Unauthorized Remote Access to Answering Machine

I've been doing chores for a vacationing relative. Tuesday, I answered his phone at 9 AM and got a series of beeps, perhaps half a second long and three seconds apart. I waited and hung up. It happened again two minutes later.

Two minutes later it rang a third time. I didn't get to it in time. When I walked past the answering machine, the display said it was being remotely accessed.

If my relative had called to check his answering machine, I didn't understand why he had kept beeping me instead of replying when I said hello. None of the messages had been erased. I'd never known him to leave messages on the machine after checking.

Was it somebody fooling around? I asked another relative to phone and try the machine manufacturer's default remote-access code, which was incorrect. With the wrong code, the display said only for a second that it was being remotely accessed. It had stayed on longer the first time, as if the first caller really had checked the messages.

At 9 AM Wednesday morning it happened again. I listened a minute or so, until the other end hung up. I realized the beeps were a pure tone and not the sounds of a touchtone phone, so it wasn't my relative trying to access his messages. When they called two minutes alter, the answering machine got it. There was no third call.

Call Return gave me a number. It's not listed, but travel sites on the web say it's the fax line of a fancy hotel hundreds of miles from here. My relatives have never had occasion to stay in that city.

I don't know anything about fax protocol. When somebody answers, will a fax machine emit a beep every three seconds or so for a minute or so? Will it keep calling if a human answers but stop calling if an answering machine answers? Can an answering machine mistake a fax machine for a human with the access code?

Another possibility is that the Caller ID was faked and somebody is using a machine to spy on my relative's telephone messages. Is there such a device?

[TELECOM Digest Editor's Note: It could be a spy machine, but I think it more likely that you/relatives are being terrorized by an incorrectly programmed fax machine at the First National Bank of Chicago. That very fax machine, or one of its ancestors has a long history (25 years or more) of auto-dialing the wrong numbers, and continuing to do so until Illinois Bell has to threaten FNB with disconnection of the phone line to get it to stop. 25 years ago, circa 1979-80 First National Bank of Chicago's fax machine was programmed to call around to various branches of the bank during early evening hours to 'poll' for documents or deliver documents issued by the bank. Trouble was, the humanoids in charge of the machine misprogrammed the dialing string. They got an extra '01' in the string somewhere, so the machine was calling _Germany_ during what would be the overnight hours in that country. Religiously, several times per night, five nights per week, that fax machine was calling a private family in Germany, and terrorizing them. Just silence, then 'beep beep, etc', more silence then more 'beep, beep'. After a week or two of this, the family, by now frightened out of their wits, or really, more annoyed, ask for intervention from Bundespost, and in due course Bundespost traced it back to the idiotic Americans, and in turn asked AT&T to review the problem. AT&T found it was coming from Illinois Bell territory, the Wabash central office to be exact, and told those people to get the problem cured. Like complaints made to the Illinois Commerce Commission where the complaint is raised and the prissy old lady secretary at the Commission makes a _single_ phone call of inquiry, then folds her hands and announces self-righteously "I have called the company and they _assure_ me it will be corrected" (and then it never is), IB Telco tracked it down to the fax machine at the First National Bank, made a phone call, said in essence to can the shit and get that fax machine under control. But it was not cured, and the problems went on for another month or so all night long. The German family inquired further, Bundepost inquired again, and AT&T, more than a little annoyed -- I guess Bundespost had really breathed on them a little this time -- passed along their grief once again to Illinois Bell.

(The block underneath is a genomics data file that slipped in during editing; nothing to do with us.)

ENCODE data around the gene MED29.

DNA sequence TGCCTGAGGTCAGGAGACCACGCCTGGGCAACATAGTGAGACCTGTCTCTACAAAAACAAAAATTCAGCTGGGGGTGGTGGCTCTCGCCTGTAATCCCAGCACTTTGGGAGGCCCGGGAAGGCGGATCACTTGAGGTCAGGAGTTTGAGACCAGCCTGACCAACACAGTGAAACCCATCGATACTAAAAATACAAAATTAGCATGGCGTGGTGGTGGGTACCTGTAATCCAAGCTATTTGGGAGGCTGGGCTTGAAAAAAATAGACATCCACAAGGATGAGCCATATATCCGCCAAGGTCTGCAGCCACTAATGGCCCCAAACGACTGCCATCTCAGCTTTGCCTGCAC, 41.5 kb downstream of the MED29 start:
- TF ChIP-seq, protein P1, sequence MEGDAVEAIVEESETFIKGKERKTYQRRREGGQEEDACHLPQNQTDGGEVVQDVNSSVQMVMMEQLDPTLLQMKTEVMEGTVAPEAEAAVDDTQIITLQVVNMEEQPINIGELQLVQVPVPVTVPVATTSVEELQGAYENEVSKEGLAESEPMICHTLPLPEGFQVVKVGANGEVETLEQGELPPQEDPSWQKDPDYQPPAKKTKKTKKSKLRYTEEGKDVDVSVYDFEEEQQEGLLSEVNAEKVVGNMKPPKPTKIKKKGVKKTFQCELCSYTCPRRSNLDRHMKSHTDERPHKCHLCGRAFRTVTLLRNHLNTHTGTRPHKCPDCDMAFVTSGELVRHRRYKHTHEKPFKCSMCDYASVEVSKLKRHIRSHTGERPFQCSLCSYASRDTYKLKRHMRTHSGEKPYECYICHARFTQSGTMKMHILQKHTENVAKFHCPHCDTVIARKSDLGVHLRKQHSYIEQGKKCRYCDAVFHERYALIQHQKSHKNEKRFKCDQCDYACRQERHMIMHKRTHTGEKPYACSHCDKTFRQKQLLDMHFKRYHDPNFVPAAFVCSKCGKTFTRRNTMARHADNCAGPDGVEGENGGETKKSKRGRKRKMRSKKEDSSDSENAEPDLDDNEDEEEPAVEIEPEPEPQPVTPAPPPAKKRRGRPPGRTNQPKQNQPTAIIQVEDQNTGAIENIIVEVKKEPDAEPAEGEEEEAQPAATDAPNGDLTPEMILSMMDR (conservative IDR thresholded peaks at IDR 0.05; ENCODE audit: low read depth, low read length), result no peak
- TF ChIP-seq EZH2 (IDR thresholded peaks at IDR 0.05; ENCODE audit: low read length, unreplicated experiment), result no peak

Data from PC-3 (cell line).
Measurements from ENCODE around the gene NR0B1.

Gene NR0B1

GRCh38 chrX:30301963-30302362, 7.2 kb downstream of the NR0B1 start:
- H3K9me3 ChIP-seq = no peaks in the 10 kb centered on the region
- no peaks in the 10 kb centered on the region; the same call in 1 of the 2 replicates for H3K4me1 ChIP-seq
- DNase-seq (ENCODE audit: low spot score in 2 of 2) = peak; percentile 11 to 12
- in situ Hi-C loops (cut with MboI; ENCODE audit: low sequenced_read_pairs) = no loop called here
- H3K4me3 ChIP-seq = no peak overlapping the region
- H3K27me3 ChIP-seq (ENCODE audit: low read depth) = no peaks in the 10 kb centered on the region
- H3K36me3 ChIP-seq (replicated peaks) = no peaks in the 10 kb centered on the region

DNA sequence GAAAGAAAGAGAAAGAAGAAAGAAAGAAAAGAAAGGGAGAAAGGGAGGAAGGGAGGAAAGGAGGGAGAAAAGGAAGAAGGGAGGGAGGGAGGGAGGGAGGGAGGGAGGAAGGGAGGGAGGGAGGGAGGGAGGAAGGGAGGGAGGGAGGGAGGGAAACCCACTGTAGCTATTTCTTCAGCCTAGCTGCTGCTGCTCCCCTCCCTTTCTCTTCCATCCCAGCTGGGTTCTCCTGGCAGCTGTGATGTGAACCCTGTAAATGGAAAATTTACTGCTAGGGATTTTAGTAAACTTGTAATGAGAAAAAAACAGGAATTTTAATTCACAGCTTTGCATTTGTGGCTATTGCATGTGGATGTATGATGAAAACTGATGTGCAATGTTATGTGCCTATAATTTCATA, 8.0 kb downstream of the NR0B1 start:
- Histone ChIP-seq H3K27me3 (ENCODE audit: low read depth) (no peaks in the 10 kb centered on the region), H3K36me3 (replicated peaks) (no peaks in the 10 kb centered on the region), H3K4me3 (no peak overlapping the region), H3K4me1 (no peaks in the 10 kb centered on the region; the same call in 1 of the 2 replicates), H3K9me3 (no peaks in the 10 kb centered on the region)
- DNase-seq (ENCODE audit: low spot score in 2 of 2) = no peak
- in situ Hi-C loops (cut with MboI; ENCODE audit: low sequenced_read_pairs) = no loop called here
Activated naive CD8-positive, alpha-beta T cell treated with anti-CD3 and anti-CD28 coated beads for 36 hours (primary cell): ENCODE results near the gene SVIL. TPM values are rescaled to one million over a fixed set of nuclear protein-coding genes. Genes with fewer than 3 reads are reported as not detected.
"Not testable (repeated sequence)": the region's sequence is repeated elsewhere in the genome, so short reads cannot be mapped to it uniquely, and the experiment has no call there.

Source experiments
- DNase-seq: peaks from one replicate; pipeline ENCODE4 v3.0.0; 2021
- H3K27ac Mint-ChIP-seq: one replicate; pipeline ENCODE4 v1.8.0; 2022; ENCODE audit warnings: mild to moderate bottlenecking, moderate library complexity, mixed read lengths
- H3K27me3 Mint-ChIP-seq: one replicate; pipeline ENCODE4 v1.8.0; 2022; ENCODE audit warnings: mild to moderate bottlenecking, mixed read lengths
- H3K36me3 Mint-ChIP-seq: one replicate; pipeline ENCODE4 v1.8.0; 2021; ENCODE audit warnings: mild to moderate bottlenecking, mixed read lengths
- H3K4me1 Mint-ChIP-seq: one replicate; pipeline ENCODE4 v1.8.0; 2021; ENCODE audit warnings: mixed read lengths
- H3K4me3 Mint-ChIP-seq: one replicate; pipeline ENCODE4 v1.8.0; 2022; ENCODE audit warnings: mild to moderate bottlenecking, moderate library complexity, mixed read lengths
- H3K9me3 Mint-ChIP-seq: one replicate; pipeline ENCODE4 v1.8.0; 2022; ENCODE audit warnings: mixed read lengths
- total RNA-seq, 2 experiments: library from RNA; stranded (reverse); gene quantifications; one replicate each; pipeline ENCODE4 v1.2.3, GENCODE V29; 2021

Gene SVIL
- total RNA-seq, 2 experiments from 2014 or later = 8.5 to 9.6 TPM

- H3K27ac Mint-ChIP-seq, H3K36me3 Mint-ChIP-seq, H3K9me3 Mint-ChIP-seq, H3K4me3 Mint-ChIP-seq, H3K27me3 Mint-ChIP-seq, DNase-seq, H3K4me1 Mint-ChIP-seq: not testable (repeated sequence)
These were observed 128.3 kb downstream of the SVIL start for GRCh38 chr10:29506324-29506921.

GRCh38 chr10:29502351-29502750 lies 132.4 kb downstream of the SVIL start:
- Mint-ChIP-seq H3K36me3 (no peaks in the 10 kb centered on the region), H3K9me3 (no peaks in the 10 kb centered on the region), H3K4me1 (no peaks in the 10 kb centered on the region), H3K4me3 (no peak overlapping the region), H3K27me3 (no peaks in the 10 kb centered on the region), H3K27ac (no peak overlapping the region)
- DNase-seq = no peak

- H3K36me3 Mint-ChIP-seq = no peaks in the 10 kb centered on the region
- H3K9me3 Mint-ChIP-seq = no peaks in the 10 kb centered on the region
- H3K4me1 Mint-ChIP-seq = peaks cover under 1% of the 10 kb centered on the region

This time, a manager in Illinois Bell's security unit made a 'courtesy call' on the bank's Vice President-Telecom and told him unless _he_ would cure it, telco was going to cut off the fax machine line. The VP-Telecom for the bank went downstairs with the proverbial hatchet in hand, ready to do business on the spot, laid into his people and got the fax machine reprogrammed on the spot. But, as Paul Harvey would phrase it, 'the rest of the story is to follow'. Bank's telephone bill arrived the next month, with page after page after page after page of _LOTS_ of one-minute calls to the same number in Germany, one after another, every couple minutes all night long. Since most employees of First National Bank have the memory retention of a parrot or a tortoise, bank employees in charge of reconciling the phone bill assumed, this must be some screw up by the phone company, and by God, we are not going to pay for a phone company mistake. Telco explained to FNB (I assume with a straight face) what had happened. I do not know if telco eventually wrote it off (as they used to do _everything_ that a customer would not pay for) or not.

I wonder if the people using the hotel public fax machine wherever in your account also blamed the added charges on their bill on a screw up by the hotel switchboard. Probably. Did you or will you tell your relatives about this incident when they get back from their vacation? PAT]

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